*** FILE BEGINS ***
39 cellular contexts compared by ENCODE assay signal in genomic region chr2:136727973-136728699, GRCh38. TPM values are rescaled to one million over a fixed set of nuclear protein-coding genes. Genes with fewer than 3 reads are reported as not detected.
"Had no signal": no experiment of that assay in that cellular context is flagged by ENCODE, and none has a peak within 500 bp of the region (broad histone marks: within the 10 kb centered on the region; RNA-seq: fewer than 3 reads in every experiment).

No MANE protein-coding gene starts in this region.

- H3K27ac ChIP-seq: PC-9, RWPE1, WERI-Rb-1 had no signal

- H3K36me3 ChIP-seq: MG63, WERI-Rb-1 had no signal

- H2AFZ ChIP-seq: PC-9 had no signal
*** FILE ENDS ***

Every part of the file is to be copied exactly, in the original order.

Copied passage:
39 cellular contexts compared by ENCODE assay signal in genomic region chr2:136727973-136728699, GRCh38. TPM values are rescaled to one million over a fixed set of nuclear protein-coding genes. Genes with fewer than 3 reads are reported as not detected.
"Had no signal": no experiment of that assay in that cellular context is flagged by ENCODE, and none has a peak within 500 bp of the region (broad histone marks: within the 10 kb centered on the region; RNA-seq: fewer than 3 reads in every experiment).

No MANE protein-coding gene starts in this region.

- H3K27ac ChIP-seq: PC-9, RWPE1, WERI-Rb-1 had no signal

- H3K36me3 ChIP-seq: MG63, WERI-Rb-1 had no signal

- H2AFZ ChIP-seq: PC-9 had no signal